A special thanks to Nick McSpadden for his third submission to krypted.com. With all the new changes in OS X/Server I haven’t even had time to write as many in such a span!!!
This is a follow up post to the Firefox Management guide.
Knowing how to use the CCK to manage Firefox, the next big question is: how do we get this into Munki? It’s unfortunately not as cut and paste as we’d hope, because, with all things, Firefox tends to make us do a bit of work to get what we want from it.
Importing Firefox 10.0.10 ESR (current version as of writing time) into Munki is easy. You can add whatever other stuff you need to the pkginfo, but it tends to take care of itself.
Importing the CCK into Firefox is where this gets fun. Luckily, some very smart people have figured this out, thanks to the MacEnterprise mailing list. See the conversation here: https://groups.google.com/d/topic/macenterprise/YUqrm96QSFo/discussion. Credit goes to Nate Walck for the script and Greg Neagle for the advice.
If you are deploying the CCK into the internal Firefox application distribution directory, then you may notice that a vanilla install of Firefox does not have the Firefox.app/Contents/MacOS/distribution/bundles/ directories. We’ll have to create them as part of the install process.
If you want to put the Firefox CCK files somewhere other than inside Firefox, you’d need to change the add-on scopes for Firefox to load it. This isn’t really ideal either, because it requires micromanaging the Firefox install, which means that every time you import a new Firefox update, you have to do a lot of manual labor to make sure all these preferences get included.
One solution is to repackage Firefox with the CCK itself and deploy that as one. It works just fine, but it’s a lot of work – especially with Firefox’s release schedule. You’d have to rebundle it for Munki every six weeks. Pox on that, I say. But editing Firefox preferences is also undesirable for the extra work it generates.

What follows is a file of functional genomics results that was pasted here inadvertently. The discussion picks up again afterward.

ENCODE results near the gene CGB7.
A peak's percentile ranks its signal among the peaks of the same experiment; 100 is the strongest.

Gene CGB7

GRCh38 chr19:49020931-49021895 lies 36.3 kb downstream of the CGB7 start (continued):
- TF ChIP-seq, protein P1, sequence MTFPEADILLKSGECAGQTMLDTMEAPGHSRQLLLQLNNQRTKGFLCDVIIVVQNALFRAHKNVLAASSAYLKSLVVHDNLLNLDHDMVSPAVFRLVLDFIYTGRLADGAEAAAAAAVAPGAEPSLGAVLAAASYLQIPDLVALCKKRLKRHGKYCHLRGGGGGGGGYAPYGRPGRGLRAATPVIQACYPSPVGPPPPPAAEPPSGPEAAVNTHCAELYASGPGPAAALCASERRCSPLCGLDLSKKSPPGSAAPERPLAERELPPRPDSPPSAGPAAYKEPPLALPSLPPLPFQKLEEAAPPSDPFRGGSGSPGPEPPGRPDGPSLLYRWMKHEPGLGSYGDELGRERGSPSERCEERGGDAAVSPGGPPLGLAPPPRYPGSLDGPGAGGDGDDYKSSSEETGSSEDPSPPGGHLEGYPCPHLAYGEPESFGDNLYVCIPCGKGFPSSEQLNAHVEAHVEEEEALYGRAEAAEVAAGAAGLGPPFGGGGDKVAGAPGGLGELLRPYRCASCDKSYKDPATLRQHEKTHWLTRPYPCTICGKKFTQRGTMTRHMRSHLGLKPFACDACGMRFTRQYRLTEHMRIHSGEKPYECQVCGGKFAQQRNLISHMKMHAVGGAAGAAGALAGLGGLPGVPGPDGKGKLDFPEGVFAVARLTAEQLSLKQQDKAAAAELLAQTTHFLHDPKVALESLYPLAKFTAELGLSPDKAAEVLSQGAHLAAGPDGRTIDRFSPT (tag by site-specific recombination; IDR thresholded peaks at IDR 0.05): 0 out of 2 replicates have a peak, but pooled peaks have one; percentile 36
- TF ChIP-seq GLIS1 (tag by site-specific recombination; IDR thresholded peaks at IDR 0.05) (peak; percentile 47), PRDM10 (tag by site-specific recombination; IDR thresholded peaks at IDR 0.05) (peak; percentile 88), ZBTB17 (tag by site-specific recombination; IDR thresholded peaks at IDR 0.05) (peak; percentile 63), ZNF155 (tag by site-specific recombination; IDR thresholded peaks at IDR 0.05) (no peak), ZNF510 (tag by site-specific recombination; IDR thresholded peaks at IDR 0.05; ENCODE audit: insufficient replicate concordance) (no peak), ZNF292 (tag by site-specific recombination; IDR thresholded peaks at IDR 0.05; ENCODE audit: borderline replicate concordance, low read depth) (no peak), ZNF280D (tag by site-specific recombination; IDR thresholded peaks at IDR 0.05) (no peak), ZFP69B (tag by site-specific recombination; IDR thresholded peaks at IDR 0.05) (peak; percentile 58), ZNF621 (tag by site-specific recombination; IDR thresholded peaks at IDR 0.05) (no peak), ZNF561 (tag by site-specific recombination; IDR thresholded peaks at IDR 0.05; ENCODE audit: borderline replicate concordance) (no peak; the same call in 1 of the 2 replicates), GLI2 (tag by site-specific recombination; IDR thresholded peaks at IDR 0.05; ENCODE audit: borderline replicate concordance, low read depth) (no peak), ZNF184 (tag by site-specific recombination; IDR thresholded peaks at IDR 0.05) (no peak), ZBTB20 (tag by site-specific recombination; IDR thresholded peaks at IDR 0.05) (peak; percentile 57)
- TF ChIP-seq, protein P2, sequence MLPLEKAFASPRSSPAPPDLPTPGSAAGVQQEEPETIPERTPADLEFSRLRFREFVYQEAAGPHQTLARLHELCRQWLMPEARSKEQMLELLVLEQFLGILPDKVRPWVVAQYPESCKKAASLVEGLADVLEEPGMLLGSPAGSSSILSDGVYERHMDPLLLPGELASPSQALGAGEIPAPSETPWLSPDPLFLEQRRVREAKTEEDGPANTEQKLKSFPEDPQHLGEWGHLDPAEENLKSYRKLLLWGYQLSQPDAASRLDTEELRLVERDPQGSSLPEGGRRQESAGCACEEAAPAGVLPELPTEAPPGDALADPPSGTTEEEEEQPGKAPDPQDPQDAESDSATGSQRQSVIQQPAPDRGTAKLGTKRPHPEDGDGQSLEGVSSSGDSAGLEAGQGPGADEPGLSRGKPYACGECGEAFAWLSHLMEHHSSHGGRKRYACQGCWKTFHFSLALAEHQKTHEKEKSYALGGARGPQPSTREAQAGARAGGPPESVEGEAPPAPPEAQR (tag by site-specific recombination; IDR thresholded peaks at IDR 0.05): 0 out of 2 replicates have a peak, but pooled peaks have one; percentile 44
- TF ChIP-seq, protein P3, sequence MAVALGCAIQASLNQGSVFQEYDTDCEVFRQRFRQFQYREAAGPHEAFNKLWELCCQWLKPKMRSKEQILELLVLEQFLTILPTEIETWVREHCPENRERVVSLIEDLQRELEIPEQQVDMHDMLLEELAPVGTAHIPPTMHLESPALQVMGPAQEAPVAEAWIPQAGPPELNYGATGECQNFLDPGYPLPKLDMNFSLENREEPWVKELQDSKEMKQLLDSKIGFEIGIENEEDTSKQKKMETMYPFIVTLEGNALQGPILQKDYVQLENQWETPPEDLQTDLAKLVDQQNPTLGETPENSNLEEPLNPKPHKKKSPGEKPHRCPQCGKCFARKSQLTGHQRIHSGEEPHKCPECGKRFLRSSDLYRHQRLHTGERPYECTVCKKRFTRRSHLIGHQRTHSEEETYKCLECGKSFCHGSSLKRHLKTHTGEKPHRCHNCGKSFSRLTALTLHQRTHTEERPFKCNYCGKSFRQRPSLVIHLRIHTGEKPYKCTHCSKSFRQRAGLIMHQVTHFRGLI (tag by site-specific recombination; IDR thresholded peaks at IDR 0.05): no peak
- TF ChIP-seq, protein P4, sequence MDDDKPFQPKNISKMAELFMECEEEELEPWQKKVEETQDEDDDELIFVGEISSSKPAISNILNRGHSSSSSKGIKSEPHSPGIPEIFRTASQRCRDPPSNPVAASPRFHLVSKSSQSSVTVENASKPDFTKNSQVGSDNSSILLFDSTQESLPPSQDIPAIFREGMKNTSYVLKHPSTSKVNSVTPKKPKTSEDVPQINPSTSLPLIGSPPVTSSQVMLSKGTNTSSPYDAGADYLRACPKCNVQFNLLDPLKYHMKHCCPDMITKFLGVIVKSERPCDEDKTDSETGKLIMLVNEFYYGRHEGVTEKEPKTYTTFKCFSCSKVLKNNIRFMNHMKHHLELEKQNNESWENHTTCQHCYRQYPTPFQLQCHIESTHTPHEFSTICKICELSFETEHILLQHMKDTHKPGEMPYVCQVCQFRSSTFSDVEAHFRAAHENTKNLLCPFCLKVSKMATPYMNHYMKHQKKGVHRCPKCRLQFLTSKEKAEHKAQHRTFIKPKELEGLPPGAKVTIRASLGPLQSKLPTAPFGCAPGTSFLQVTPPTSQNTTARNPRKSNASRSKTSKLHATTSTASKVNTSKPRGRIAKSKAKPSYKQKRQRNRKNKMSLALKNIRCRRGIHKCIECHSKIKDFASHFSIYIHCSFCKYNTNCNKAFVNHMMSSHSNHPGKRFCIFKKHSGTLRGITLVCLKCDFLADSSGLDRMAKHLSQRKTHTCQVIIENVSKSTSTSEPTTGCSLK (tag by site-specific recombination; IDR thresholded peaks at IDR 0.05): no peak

Greg’s suggestion: a symlink! Throw the CCK anywhere, such as /Library/Application Support/FirefoxCCK/, and then create a symlink into Firefox’s bundles directory. In this post, I’ll be using the example CCK configuration named “firstname.lastname@example.org” as in my last post.
There are a few pieces to this we need to incorporate:
- A postinstall script for Firefox that guarantees the establishment of the symbolic link between the CCK location and the internal Firefox bundles directory.
- A package for the CCK itself that drops the items in the location you want, with the appropriate installs key to ensure it reinstalls if deleted.
- The CCK package should also establish a symbolic link to itself if one does not already exist.
- A guaranteed reinstall of Firefox, should it be deleted, that also incorporates the re-establishment of the symbolic link.
We can accomplish part of this in a postinstall script for Firefox in Munki:
#!/bin/bash mkdir -p -m 755 /Applications/Firefox.app/Contents/MacOS/distribution/bundles/ mkdir -p -m 755 /Library/Application Support/FirefoxCCK/ if [ ! -L /Applications/Firefox.app/Contents/MacOSemail@example.com ]; then ln -s /Library/Application Support/FirefoxCCKfirstname.lastname@example.org /Applications/Firefox.app/Contents/MacOS/distribution/bundles/ fi